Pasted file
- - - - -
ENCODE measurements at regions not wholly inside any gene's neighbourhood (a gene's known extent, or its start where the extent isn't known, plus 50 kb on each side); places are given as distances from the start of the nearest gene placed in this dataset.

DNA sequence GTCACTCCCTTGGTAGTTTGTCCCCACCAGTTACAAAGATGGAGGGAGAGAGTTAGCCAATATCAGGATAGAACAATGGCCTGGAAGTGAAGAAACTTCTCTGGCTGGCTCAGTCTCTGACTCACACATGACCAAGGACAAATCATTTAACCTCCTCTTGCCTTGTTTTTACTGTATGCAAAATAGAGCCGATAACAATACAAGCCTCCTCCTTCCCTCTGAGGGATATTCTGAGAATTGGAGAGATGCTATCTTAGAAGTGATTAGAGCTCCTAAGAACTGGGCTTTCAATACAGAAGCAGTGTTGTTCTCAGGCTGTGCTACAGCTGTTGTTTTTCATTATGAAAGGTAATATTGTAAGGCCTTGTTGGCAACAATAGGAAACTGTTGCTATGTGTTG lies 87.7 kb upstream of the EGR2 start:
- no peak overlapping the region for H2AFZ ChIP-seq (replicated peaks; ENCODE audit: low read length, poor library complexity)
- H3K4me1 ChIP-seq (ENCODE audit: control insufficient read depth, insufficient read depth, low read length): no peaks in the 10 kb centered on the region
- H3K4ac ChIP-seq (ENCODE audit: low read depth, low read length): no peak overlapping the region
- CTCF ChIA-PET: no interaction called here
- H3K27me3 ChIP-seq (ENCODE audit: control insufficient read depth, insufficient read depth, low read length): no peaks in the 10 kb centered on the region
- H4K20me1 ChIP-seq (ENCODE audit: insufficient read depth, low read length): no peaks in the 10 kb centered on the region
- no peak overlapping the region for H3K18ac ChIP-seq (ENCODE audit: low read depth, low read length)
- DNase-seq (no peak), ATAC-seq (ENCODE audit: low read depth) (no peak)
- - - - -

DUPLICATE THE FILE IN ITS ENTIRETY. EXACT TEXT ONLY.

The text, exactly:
ENCODE measurements at regions not wholly inside any gene's neighbourhood (a gene's known extent, or its start where the extent isn't known, plus 50 kb on each side); places are given as distances from the start of the nearest gene placed in this dataset.

DNA sequence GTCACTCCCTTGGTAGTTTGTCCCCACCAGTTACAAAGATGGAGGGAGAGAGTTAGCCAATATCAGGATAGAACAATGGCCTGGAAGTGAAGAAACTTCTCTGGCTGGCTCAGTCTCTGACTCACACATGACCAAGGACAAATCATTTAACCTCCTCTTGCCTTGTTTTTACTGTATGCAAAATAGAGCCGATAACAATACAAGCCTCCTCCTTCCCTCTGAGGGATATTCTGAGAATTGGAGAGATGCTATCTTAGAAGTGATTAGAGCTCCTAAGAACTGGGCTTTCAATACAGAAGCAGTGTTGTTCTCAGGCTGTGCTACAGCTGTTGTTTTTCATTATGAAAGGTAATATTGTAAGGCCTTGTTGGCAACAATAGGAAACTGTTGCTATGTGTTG lies 87.7 kb upstream of the EGR2 start:
- no peak overlapping the region for H2AFZ ChIP-seq (replicated peaks; ENCODE audit: low read length, poor library complexity)
- H3K4me1 ChIP-seq (ENCODE audit: control insufficient read depth, insufficient read depth, low read length): no peaks in the 10 kb centered on the region
- H3K4ac ChIP-seq (ENCODE audit: low read depth, low read length): no peak overlapping the region
- CTCF ChIA-PET: no interaction called here
- H3K27me3 ChIP-seq (ENCODE audit: control insufficient read depth, insufficient read depth, low read length): no peaks in the 10 kb centered on the region
- H4K20me1 ChIP-seq (ENCODE audit: insufficient read depth, low read length): no peaks in the 10 kb centered on the region
- no peak overlapping the region for H3K18ac ChIP-seq (ENCODE audit: low read depth, low read length)
- DNase-seq (no peak), ATAC-seq (ENCODE audit: low read depth) (no peak)